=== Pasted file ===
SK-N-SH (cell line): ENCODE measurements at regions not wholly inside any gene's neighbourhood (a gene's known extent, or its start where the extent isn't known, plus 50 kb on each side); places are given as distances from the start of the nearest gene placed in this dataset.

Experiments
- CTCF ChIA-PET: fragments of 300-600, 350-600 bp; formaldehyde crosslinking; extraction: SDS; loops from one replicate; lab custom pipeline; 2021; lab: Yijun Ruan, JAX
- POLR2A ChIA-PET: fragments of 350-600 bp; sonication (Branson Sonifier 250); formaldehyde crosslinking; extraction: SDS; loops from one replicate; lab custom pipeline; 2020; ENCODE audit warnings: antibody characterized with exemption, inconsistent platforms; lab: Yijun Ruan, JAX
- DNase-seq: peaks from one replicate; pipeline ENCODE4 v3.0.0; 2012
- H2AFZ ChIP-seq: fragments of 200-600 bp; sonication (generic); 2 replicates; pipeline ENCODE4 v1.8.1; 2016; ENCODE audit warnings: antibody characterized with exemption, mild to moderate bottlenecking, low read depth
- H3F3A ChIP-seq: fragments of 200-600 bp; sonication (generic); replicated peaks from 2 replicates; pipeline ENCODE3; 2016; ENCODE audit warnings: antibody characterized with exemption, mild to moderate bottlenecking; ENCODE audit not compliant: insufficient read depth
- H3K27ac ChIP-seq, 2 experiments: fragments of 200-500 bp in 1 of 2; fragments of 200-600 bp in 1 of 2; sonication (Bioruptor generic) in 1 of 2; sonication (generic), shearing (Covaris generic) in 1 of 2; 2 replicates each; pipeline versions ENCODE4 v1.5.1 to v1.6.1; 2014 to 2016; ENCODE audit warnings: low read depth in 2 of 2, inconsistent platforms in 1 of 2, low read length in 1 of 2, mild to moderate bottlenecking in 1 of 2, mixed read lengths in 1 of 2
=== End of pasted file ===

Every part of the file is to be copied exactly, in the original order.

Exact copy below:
SK-N-SH (cell line): ENCODE measurements at regions not wholly inside any gene's neighbourhood (a gene's known extent, or its start where the extent isn't known, plus 50 kb on each side); places are given as distances from the start of the nearest gene placed in this dataset.

Experiments
- CTCF ChIA-PET: fragments of 300-600, 350-600 bp; formaldehyde crosslinking; extraction: SDS; loops from one replicate; lab custom pipeline; 2021; lab: Yijun Ruan, JAX
- POLR2A ChIA-PET: fragments of 350-600 bp; sonication (Branson Sonifier 250); formaldehyde crosslinking; extraction: SDS; loops from one replicate; lab custom pipeline; 2020; ENCODE audit warnings: antibody characterized with exemption, inconsistent platforms; lab: Yijun Ruan, JAX
- DNase-seq: peaks from one replicate; pipeline ENCODE4 v3.0.0; 2012
- H2AFZ ChIP-seq: fragments of 200-600 bp; sonication (generic); 2 replicates; pipeline ENCODE4 v1.8.1; 2016; ENCODE audit warnings: antibody characterized with exemption, mild to moderate bottlenecking, low read depth
- H3F3A ChIP-seq: fragments of 200-600 bp; sonication (generic); replicated peaks from 2 replicates; pipeline ENCODE3; 2016; ENCODE audit warnings: antibody characterized with exemption, mild to moderate bottlenecking; ENCODE audit not compliant: insufficient read depth
- H3K27ac ChIP-seq, 2 experiments: fragments of 200-500 bp in 1 of 2; fragments of 200-600 bp in 1 of 2; sonication (Bioruptor generic) in 1 of 2; sonication (generic), shearing (Covaris generic) in 1 of 2; 2 replicates each; pipeline versions ENCODE4 v1.5.1 to v1.6.1; 2014 to 2016; ENCODE audit warnings: low read depth in 2 of 2, inconsistent platforms in 1 of 2, low read length in 1 of 2, mild to moderate bottlenecking in 1 of 2, mixed read lengths in 1 of 2